In October, Governor Newsom approved SB 616, which changes California’s sick pay law. These modifications, slated to take effect on January 1, 2024, impact various facets of the Healthy Workplaces, Healthy Families Act of 2014.
The changes introduced by SB 616 encompass an increase in the allowable paid sick leave, rising from 24 hours or three days to 40 hours or five days, whichever is greater. Simultaneously, the accrual cap on paid sick leave sees an upward adjustment from 48 hours or six days to 80 hours or ten days.
Changes in accrual requirements now mandate that, for employers utilizing a different accrual system than one hour per 30 hours worked, employees must accumulate a minimum of 24 hours or three days by their 120th day of employment and 40 hours or five days by their 200th day of work.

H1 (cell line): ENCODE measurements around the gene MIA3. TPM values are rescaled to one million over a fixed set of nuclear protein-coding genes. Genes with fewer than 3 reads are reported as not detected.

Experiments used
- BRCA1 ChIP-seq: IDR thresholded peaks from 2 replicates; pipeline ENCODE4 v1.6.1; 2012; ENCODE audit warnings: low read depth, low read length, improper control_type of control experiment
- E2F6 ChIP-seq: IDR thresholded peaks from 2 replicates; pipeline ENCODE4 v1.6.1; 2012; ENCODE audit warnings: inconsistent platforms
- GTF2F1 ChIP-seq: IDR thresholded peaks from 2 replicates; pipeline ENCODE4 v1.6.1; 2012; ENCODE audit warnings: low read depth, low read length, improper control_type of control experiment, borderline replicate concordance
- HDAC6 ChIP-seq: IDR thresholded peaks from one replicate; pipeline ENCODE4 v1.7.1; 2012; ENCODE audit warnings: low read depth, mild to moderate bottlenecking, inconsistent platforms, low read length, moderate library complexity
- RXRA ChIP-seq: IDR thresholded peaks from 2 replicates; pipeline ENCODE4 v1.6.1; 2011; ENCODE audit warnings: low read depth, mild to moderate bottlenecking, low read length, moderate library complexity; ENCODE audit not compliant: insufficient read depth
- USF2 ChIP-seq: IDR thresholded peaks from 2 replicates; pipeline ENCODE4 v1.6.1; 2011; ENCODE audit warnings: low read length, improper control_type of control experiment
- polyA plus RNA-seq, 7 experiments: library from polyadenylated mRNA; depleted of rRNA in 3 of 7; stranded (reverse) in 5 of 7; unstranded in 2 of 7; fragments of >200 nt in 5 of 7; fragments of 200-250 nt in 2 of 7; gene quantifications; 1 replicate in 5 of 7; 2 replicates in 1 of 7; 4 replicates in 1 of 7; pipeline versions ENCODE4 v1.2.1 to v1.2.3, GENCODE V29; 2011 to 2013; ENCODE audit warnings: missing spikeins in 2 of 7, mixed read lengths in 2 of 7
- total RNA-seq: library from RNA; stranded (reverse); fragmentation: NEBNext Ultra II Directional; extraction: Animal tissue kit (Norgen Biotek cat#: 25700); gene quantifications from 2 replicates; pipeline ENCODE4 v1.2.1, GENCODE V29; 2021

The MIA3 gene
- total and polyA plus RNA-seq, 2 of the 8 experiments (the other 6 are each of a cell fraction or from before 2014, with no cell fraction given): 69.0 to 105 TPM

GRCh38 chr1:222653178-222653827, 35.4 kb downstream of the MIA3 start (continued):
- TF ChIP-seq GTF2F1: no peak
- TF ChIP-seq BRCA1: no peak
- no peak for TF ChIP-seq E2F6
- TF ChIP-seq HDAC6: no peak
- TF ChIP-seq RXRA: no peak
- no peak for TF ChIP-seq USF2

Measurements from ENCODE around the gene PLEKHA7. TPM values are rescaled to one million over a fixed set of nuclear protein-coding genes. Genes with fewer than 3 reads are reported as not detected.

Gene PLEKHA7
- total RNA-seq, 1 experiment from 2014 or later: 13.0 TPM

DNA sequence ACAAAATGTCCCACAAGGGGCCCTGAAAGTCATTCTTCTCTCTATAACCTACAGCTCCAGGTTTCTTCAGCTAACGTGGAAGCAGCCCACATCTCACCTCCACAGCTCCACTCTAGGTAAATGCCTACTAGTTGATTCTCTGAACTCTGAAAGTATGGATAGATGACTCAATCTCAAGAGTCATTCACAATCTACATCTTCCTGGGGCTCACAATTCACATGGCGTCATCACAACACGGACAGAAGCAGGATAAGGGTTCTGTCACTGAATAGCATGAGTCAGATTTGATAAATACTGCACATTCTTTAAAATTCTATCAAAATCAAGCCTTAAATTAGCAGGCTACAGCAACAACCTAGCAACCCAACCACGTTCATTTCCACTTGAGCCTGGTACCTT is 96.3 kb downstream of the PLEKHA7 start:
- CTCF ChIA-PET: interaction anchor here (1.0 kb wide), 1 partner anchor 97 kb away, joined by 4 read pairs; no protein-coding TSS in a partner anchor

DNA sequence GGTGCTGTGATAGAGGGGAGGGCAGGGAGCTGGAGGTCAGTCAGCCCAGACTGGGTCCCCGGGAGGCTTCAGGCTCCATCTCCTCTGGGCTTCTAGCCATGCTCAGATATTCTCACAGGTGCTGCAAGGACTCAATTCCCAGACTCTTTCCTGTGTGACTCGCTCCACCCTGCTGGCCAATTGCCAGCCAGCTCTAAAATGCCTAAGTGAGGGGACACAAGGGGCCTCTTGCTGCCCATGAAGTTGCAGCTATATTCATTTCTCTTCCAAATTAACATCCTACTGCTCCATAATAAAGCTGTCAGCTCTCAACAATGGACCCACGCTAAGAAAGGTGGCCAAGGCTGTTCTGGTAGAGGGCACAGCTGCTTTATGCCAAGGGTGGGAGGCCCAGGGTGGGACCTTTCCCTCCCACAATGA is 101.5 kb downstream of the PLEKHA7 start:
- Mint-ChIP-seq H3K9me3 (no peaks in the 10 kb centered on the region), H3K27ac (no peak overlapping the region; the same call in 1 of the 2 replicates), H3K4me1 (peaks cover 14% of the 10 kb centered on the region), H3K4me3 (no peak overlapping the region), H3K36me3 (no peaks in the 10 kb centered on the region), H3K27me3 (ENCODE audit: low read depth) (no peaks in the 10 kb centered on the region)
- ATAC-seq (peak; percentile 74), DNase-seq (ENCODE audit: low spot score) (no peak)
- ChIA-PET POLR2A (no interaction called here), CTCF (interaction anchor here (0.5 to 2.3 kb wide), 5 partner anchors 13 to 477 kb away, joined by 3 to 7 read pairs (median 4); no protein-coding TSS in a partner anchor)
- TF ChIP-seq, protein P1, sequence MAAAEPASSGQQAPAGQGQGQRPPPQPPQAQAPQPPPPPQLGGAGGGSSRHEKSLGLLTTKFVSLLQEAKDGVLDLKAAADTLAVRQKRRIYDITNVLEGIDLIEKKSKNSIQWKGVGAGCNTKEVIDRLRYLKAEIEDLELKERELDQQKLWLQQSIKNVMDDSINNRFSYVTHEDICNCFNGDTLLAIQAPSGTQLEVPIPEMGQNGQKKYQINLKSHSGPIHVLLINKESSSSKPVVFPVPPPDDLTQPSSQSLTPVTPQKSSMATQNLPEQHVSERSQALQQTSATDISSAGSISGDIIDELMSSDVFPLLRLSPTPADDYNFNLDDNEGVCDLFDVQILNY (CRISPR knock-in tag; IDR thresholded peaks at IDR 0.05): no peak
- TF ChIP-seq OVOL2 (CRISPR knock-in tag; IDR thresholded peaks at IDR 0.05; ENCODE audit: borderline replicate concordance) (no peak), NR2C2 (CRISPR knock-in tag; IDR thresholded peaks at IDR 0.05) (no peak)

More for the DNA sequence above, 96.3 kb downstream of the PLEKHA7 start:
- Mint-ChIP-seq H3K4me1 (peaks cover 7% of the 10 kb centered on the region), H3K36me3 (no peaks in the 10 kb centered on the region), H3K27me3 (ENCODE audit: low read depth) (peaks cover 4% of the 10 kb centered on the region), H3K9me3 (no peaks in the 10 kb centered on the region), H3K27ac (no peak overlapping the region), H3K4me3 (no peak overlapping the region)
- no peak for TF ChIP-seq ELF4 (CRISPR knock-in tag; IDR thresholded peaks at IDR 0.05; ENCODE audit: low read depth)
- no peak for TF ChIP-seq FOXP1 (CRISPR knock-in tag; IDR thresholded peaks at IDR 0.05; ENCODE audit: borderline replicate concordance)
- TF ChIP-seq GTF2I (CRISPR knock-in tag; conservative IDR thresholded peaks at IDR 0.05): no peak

Moreover, adjustments to conditions for paid leave or time-off policies specify that eligibility for at least 40 hours or five days of paid sick leave or time off must occur within six months of employment. Extending paid sick leave provisions to employees covered by a collective bargaining agreement eliminates the previous exemption for such employees.
In addition, SB 616 establishes a statewide standard, preempting any local ordinances with less generous leave requirements than those stipulated in the bill. California employers must ensure that their policies align with these new changes to guarantee compliance.